And her other avatar as a quilt block designer is what now captivates me. If you want to know the designer in her you should be doing her BOM - it seems like no matter who does a block in those patterns they emerge a winner. The one below is a personal favourite.

I am supposed to answer these questions as part of the bloghop, a self exploratory trip  so here I go -

What am I working on
      I have just finished a quilt top for my 8 year old niece Mira and will be sandwiching it in a day or two. I want the quilt to be a surprise for her so I hope this picture does not come her way. I have no doubts she will be thrilled to receive this quilt as she has been impatiently waiting for it the last few months She has recently made up her mind to take up quilting as a profession when she grows up and I am so flattered to have inspired her. It makes this quilt all the more special. Here is a peek at the quilt in its half-way stage.

Perhaps this gift to her from me when she was born kickstarted her love for craft/art? 
Girl at the well - cross-stitched on Aida 
I am also working on the Round the year quilt BOM. I tested the second block for Madhu and from that one block this beautiful quilt was born. My test block is the centre piece and everything else seemed to naturally come togetheṛ in this quilt. It also reflects my current mild obsession with circles  I love this method of doing the circles and in this quilt used them as a canvas to showcase my passion for FMQ .

The other blocks from this BOM are in various stages of readiness including one yet to be printed out! Here is my dahlia and then the card trick which is yet to be put together.

I am also doing a BOM with Caroline of SewCanShe - the classic block quilṭ  Here is my favourite block from that BOṂ
And then I have this ongoing project that seems like it is going to be a lifetime projecṭ.  My grandmother' s flower gardeṇ. Not that my grandmother ever had a garden of flowers.

How does my work differ from others of its  genre
In as much as every individual puts her/his stamp on what she/he does. my work is different from others. And yet since Nature has already been there and all art is but an imitation and often a poor one I am a copyisṭ.
I have to admit that I get surfeited once I master an art or skill . All right master is a bad choice . I should say I cannot spend a lifetime just sewing bed quilts even if the patterns differ . That would be too tedious . My craft journey started with crochet and I have runners and complicated table mats that are now mute testimony to the hours I invested in theṃ. And then I fell in love with the ordered beauty of cross-stitch . Samplers and other little and some not so little wall art now decorate my walls and also those of my family who admired them . Then there was this time when I wrote - blogs, novels, fiction, funny stuff - well I thought they were funny at least.  Quilts have now taken over my life. But I have to admit that I love the look of wall quilts and art quilts and fiber art and mixed media art and they are all beckoning to me. All this does not make me a 'Jack of all trades'. I see how the tricks I picked up in quilting now helps me in  my dress-making, and I end up with crochet trims or a little embroidery on things I make thereby putting my own stamp. This pair of peacocks was a back breaker and took me three years to finish .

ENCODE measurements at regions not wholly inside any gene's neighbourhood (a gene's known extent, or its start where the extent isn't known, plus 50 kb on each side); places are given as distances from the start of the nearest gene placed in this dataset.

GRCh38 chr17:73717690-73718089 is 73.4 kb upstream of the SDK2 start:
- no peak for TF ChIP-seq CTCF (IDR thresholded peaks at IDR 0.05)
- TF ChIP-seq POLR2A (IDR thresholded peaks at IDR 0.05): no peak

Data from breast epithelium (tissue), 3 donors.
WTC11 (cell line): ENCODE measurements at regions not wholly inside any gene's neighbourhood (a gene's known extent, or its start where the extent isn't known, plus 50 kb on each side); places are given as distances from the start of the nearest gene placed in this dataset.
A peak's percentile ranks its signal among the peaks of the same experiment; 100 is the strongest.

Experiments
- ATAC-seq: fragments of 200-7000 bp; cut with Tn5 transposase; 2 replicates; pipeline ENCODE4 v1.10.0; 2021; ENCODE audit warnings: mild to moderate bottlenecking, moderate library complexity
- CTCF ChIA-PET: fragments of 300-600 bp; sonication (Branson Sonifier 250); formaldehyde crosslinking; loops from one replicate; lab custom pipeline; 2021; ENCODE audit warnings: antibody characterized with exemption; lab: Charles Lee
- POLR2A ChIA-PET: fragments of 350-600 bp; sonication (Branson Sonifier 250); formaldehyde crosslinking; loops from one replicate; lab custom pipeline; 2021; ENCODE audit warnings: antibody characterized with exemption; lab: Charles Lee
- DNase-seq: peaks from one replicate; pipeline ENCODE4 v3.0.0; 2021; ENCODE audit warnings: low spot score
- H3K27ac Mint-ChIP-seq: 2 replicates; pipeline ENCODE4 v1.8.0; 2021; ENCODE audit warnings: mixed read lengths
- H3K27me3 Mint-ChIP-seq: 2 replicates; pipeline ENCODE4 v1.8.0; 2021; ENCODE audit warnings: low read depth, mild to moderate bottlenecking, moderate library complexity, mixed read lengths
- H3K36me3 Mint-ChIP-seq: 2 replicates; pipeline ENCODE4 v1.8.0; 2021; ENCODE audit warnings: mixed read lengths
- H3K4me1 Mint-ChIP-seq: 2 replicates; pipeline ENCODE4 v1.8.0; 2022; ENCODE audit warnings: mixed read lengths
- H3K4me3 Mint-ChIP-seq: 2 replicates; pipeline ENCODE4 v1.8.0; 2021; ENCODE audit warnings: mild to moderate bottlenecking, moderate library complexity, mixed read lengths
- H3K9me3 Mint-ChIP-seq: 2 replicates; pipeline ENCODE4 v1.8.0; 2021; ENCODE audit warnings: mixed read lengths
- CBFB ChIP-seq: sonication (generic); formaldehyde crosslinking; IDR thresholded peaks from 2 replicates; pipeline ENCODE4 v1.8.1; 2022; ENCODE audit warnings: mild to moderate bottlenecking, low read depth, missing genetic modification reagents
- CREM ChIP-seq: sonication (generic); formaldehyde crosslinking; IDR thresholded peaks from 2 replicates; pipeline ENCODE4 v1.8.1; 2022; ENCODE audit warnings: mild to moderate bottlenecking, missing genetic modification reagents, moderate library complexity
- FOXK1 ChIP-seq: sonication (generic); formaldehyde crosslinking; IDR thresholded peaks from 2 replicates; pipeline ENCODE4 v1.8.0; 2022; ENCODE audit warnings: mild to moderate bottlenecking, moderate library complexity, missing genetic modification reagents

Why do I write/create what I do
Writing is simply the easiest way I express myself - I am more comfortable writing than speaking. In fact of late I even avoid the telephone for it seems like I just engage in thoughtless and pointless chatteṛ.Writing however gives one pause - you think and edit and clean up the frivolous or the petty stuff. Any day it scores over talking or in today's world - chatting! And of course as any writer would know it is your little mark on the world - destined to be lost perhaps or some day found and with the cobwebs blown way read by some curious and kindred spirit . And all other creations follows the same reasoning. I create when the mood gets me, to get away from the humdrum, to makes those chores seem just that - things to be done so that I can get on to the more important business of making pretty stuff. I create like any creator to be admired, to be appreciated, to enjoy those fleeting, tiny little moments of triumph that I too mattered, If it were all a matter of commerce one would be happy as long as they are sold . Creating something call it art or whatever, is for those hours you spend in the process and those few seconds of appreciatioṇ  Then it is time to move on to the next and the  nexṭ....